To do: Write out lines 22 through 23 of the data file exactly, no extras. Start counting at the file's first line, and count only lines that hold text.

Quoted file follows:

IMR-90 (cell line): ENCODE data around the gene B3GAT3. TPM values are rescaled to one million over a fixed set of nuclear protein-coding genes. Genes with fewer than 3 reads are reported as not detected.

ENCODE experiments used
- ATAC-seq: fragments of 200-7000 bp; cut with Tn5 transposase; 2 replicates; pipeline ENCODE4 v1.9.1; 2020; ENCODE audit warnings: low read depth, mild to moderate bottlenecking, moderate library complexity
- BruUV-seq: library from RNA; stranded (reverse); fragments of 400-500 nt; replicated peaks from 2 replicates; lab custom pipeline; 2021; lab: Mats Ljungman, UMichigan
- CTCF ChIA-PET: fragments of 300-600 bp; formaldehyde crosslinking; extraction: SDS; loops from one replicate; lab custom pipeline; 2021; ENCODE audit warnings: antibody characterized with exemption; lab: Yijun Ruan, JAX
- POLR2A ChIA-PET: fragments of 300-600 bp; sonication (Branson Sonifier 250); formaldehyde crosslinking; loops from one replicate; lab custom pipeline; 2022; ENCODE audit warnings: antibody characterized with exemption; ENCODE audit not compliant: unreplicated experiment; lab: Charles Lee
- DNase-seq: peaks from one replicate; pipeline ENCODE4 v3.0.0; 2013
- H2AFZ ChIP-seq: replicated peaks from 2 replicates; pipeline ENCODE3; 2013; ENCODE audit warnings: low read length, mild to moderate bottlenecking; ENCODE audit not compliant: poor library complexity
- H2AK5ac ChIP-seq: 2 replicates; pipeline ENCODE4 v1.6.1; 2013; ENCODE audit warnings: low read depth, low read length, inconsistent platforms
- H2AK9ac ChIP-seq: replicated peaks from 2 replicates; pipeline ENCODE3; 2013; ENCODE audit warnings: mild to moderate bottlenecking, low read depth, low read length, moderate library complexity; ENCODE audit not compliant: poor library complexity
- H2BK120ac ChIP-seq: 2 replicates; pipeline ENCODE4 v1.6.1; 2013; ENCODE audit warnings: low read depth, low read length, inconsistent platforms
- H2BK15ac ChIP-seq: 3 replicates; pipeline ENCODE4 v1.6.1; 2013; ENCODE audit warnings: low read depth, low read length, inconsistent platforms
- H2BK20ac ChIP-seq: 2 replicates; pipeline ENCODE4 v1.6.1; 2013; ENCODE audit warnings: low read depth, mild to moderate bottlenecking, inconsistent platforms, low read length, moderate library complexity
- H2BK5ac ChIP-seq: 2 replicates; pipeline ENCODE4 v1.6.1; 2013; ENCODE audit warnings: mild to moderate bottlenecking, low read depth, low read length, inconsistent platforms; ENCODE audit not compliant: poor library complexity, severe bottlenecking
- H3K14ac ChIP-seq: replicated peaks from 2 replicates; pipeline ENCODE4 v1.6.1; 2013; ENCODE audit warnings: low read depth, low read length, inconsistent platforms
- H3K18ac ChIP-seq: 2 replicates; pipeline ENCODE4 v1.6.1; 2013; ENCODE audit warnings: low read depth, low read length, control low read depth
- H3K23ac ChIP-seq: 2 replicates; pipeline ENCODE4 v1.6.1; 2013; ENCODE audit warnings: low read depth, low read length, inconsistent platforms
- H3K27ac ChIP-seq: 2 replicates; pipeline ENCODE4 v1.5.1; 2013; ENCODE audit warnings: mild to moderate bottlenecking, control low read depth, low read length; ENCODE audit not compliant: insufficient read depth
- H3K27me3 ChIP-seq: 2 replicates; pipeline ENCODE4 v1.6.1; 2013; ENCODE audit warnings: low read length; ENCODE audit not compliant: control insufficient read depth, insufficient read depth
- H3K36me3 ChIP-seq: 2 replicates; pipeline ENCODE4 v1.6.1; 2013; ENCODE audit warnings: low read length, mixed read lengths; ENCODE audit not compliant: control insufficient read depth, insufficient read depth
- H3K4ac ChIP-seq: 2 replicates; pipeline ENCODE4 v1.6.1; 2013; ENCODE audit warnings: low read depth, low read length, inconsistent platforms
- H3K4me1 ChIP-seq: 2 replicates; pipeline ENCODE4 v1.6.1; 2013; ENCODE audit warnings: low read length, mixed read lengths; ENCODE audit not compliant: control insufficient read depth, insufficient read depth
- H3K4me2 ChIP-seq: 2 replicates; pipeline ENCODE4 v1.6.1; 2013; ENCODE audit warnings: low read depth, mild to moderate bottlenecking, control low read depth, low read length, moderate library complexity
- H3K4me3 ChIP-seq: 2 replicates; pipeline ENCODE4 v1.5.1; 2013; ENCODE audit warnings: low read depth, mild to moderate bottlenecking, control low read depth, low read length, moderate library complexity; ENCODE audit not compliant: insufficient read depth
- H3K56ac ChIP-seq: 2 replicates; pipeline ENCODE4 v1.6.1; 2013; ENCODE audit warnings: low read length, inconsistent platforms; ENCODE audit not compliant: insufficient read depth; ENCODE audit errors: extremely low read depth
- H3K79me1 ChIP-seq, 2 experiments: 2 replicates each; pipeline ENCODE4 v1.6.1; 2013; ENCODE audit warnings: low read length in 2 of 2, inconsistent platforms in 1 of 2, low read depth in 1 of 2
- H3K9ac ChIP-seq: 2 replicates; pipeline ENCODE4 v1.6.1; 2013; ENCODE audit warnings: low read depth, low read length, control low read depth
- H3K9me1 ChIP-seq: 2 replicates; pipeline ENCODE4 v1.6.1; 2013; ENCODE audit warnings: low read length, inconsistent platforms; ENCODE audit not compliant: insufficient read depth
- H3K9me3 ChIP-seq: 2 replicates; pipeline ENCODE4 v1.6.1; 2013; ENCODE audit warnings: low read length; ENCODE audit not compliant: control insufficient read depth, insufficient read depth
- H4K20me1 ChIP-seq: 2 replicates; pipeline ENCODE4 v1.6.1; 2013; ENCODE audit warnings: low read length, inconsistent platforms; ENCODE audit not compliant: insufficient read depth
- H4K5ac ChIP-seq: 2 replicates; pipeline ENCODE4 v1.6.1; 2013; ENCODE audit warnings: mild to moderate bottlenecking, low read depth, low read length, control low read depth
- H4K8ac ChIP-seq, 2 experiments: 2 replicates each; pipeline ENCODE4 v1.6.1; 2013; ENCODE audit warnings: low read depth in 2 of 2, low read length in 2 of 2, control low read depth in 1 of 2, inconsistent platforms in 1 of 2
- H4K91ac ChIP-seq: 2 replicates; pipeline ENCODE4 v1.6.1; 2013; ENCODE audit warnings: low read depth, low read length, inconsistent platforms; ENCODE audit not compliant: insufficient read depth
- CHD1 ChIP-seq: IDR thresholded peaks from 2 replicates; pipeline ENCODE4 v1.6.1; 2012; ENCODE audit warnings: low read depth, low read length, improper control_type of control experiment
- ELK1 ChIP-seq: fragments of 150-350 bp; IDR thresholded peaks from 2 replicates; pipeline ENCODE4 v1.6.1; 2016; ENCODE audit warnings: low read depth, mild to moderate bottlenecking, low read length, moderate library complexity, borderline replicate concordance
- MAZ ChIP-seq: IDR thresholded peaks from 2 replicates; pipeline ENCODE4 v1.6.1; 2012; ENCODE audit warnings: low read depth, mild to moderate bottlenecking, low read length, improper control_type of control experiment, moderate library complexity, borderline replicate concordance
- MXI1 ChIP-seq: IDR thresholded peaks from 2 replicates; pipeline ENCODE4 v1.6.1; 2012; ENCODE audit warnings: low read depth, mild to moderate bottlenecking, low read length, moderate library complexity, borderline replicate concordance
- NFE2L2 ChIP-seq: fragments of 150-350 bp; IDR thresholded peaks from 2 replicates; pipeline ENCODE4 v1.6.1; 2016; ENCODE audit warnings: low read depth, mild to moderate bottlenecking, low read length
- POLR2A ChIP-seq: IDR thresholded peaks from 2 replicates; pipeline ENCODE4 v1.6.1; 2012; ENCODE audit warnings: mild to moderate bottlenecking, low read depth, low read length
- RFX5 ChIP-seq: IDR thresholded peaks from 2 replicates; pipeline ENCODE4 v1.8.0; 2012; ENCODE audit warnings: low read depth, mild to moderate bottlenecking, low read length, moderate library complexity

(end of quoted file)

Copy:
- H3K4me1 ChIP-seq: 2 replicates; pipeline ENCODE4 v1.6.1; 2013; ENCODE audit warnings: low read length, mixed read lengths; ENCODE audit not compliant: control insufficient read depth, insufficient read depth
- H3K4me2 ChIP-seq: 2 replicates; pipeline ENCODE4 v1.6.1; 2013; ENCODE audit warnings: low read depth, mild to moderate bottlenecking, control low read depth, low read length, moderate library complexity